Groping in the Dark with the “Non-Places” BRICS: Geopolitics of the Emergence of an Empire or States Racing to the Bottom?

Johannes Tsheola


Theorization of regionalism is yet to resolve the question of the appropriateness of amalgamation versus pluralism jurisdiction. The formation of the BRICs in 2009, and the inclusion of South Africa in the 2011 BRICS in complete disregard of the Goldman Sachs’ foundational conceptual modelling and forecasting of the original acronym (Brazil, Russia, India and China), has tacitly reinvented the philosophical and conceptual questioning of globalism and regionalism. The BRICS does not fit notions of amalgamation or pluralism regionalism, thereby accentuating the cracks of the explanatory power in analytical concepts of market integrationism in global geopolitics and international relations. Whereas China and Russia are not perfect fit for the concept of emerging economies, the business, financial and economic framing of the set is grounded in an oxymoron of the calibre of development, globalization and regionalism. The latter two have appeared to provide convenient flags under which all ships could sail; hence, the emergence of the BRICs, BRICS, Nafta, Mercosur, Next-11, BRICSAM and IBSA. Given historical matrices of coloniality in global geopolitics and international relations, Russia and, perhaps, China could be harbouring self-interests relating to cultural, historical and ideological assimilation within the set. To this extent, the BRICS set’s regionalism should construed as another oxymoron wherein member states joined “non-places” that are “groping in the dark” within global geopolitics and international relations. Nuance notions of “empires” provide useful insights to understanding the motives underlying the BRICS set. This article aims to determine if the BRICS set signifies the emergence of contemporary empires with “civilizing” missions or if it is a manifestation of states racing to the bottom. The article concludes that the BRICS is a deeply complex and conflicted set that involves attempts at both externally-driven and inward-oriented management of international geopolitics through “civilizing” missions and/or “non-places” regionalism of states racing to the bottom.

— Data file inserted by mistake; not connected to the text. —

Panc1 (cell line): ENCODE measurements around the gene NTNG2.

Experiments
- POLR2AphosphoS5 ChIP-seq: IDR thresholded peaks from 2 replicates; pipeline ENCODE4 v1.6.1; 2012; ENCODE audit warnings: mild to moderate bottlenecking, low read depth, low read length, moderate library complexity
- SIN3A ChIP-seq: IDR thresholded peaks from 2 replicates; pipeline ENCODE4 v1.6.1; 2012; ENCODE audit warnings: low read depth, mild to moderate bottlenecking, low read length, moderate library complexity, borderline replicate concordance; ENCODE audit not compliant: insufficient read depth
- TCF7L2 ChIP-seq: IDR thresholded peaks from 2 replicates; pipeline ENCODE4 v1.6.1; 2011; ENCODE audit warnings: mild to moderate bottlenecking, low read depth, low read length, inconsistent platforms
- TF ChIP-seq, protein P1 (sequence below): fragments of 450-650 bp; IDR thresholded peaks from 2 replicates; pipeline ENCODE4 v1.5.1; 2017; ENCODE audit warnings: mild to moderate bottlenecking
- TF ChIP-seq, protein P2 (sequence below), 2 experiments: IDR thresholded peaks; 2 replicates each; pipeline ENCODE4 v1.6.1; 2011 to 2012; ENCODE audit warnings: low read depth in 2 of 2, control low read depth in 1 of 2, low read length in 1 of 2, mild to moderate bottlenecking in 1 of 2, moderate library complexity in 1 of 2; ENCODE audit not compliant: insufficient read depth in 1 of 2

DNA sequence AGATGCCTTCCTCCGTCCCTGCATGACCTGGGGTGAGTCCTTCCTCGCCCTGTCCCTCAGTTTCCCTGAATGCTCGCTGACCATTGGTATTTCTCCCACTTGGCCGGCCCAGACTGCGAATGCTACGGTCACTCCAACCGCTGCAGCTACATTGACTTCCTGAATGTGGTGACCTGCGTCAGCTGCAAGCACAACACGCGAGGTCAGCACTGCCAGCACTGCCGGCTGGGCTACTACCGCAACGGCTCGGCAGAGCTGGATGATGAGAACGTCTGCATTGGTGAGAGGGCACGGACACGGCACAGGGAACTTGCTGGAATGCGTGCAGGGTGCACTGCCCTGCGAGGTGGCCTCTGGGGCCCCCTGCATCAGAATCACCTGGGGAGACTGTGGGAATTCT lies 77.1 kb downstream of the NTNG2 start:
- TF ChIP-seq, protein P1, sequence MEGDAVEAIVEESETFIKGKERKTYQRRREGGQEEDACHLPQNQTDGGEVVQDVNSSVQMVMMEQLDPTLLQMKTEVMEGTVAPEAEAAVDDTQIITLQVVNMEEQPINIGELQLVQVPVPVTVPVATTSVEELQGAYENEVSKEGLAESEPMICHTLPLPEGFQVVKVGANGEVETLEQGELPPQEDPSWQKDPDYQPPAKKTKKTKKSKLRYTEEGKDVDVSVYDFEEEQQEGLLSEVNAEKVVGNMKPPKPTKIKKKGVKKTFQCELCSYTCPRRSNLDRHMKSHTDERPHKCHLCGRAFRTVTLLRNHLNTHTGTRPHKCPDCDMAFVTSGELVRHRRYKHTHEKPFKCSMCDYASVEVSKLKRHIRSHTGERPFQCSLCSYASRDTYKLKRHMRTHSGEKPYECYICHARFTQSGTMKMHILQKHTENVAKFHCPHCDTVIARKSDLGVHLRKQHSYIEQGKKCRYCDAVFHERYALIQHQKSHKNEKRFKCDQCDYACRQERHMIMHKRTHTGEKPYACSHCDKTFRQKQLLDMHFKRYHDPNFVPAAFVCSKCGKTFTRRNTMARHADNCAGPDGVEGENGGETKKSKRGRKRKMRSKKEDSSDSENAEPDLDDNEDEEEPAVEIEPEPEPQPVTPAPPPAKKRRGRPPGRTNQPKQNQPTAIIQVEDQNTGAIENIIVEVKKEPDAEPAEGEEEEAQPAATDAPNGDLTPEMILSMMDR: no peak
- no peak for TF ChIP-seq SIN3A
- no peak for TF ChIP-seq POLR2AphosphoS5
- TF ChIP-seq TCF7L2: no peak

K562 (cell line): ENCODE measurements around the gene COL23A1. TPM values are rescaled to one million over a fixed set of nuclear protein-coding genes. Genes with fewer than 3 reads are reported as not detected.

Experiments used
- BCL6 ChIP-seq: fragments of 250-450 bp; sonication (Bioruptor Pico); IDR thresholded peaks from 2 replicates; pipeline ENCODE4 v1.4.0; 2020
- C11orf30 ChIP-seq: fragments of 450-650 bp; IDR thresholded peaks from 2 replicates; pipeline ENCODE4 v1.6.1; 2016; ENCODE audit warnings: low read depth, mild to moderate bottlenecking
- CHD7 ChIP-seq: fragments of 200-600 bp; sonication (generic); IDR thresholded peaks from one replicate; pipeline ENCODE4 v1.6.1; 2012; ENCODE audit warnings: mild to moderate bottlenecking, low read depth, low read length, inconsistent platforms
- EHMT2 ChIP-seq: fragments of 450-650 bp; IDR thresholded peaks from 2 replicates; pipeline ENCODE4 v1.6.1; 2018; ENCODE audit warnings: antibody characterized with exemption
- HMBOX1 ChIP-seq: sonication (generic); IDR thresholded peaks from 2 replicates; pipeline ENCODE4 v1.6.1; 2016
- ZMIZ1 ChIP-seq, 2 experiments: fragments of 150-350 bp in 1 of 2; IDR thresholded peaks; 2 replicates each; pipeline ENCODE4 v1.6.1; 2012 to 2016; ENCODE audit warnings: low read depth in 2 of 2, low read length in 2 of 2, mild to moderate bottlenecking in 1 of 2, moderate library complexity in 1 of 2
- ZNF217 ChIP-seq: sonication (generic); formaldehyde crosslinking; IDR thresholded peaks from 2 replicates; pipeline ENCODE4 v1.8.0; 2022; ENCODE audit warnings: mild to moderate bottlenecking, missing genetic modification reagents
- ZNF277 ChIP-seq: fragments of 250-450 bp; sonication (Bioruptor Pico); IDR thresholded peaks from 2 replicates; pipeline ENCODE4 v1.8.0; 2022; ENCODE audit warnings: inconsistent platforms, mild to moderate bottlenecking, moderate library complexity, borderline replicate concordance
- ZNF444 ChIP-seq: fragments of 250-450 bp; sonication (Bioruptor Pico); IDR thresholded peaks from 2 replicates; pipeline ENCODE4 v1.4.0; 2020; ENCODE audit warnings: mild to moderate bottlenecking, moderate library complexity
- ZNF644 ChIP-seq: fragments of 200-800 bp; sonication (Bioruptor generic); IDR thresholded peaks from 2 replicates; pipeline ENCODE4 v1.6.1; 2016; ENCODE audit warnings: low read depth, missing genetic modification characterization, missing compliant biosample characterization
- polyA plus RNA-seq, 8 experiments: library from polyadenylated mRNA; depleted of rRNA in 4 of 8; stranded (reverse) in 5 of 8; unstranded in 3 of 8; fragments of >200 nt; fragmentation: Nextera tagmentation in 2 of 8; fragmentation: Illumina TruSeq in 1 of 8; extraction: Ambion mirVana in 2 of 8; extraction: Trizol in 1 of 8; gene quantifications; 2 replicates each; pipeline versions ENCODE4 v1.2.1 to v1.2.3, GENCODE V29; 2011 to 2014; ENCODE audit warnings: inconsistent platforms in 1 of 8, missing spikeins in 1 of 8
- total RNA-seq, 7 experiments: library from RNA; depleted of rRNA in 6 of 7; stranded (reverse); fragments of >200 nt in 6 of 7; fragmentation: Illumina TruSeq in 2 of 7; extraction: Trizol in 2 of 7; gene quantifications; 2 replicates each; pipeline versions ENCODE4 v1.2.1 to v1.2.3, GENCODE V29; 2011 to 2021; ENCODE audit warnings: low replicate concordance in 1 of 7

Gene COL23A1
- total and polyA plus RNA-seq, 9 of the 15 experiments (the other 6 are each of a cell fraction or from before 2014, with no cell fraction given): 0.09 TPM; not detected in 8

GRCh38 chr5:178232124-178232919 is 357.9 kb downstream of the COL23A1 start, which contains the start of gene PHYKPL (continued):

DOI: 10.5901/mjss.2014.v5n25p187

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Mediterranean Journal of Social Sciences ISSN 2039-9340(Print) ISSN 2039-2117(Online)

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